Katherine Hubbard

The New Yorker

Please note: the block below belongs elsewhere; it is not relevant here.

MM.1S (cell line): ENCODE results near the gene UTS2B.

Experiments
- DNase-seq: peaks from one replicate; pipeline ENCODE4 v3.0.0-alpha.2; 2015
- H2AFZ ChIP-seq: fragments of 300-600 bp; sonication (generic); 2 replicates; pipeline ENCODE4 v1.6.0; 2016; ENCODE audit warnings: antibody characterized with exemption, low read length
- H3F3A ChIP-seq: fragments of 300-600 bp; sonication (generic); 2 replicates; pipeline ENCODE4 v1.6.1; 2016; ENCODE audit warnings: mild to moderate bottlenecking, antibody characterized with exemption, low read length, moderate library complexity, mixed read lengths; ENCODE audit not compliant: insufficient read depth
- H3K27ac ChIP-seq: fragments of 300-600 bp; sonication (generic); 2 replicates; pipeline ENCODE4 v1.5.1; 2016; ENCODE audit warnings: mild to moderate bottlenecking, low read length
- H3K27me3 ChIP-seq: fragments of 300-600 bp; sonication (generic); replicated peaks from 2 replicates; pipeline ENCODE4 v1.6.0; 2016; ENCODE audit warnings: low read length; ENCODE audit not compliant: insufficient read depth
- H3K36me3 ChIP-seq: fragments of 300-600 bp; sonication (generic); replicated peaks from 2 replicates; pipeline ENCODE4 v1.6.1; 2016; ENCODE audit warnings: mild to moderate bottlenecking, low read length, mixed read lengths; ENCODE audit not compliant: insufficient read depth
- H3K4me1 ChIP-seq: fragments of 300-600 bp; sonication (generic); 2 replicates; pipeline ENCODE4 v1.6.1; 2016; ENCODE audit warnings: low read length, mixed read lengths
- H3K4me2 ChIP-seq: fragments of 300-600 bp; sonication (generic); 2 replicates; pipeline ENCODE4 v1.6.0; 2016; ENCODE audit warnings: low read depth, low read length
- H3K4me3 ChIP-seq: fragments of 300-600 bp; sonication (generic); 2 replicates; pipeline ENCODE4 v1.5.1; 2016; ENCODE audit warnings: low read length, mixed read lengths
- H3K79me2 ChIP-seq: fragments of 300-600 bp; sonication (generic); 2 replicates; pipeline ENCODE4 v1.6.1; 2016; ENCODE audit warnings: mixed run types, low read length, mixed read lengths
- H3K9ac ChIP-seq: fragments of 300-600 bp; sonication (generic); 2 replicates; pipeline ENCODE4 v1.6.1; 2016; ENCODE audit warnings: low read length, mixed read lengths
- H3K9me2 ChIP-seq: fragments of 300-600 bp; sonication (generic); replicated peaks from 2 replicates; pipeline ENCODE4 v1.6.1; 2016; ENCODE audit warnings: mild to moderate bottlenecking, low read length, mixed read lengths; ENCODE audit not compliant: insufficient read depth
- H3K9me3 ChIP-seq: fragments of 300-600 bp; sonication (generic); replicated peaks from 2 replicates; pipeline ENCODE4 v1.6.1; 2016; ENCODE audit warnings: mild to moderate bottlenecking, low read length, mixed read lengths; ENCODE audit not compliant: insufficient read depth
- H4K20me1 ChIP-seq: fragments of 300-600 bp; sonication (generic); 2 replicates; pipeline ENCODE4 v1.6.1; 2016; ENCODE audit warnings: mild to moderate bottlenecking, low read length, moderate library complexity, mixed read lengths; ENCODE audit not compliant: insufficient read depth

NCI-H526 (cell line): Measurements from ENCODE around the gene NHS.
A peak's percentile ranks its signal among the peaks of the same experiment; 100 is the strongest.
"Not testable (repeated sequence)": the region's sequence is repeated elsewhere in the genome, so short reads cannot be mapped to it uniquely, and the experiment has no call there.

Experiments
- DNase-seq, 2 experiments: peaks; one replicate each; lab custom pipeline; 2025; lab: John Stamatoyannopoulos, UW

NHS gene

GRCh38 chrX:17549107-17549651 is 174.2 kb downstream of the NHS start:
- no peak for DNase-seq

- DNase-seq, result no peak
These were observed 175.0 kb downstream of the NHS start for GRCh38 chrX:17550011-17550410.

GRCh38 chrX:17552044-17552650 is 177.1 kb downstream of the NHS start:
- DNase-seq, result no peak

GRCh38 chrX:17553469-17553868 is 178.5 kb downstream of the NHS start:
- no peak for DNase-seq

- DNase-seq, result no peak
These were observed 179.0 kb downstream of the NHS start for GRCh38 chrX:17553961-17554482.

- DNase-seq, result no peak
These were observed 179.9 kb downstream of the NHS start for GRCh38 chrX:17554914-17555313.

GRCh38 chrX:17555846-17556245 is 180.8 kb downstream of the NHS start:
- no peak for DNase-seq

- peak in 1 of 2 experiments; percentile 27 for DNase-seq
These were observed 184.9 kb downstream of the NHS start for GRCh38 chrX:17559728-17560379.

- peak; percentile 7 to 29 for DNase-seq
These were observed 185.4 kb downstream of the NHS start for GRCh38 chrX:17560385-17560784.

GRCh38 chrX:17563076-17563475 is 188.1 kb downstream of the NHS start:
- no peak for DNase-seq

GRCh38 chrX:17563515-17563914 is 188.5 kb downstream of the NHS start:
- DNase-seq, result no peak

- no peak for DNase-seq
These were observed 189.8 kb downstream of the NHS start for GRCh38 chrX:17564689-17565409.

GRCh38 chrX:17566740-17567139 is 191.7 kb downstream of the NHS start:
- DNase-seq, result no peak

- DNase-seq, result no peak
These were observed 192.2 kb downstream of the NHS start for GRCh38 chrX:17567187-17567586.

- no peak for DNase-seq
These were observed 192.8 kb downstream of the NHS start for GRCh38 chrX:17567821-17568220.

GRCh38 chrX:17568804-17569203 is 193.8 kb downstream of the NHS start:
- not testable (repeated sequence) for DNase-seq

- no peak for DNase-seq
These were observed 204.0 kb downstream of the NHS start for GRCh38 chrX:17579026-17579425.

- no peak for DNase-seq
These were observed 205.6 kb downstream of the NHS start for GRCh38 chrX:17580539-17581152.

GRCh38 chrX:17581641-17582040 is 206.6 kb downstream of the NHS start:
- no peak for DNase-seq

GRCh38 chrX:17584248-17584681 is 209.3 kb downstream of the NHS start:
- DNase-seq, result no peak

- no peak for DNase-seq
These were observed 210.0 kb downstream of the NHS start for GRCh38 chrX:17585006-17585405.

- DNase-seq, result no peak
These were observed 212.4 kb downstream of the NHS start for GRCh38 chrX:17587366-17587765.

In these cryptic black-and-white photographs, words are spelled out with stones on the floor of a sunlit warehouse. (The exception is one lonesome “S.”) The series was staged, in 2016, in an unfinished space designed by Donald Judd, in Marfa, Texas. Moving around the gallery, reading the pictures, one longs for a coherent message, but good luck parsing the phrase “s-end-for-the-me-their.” A suspicion emerges: disorientation may be Hubbard’s point. In the photograph “Their,” she achieves a remarkable trick, as a swath of bright desert, glimpsed through a missing concrete panel, offsets the word, seemingly defying the optical laws of vanishing-point perspective.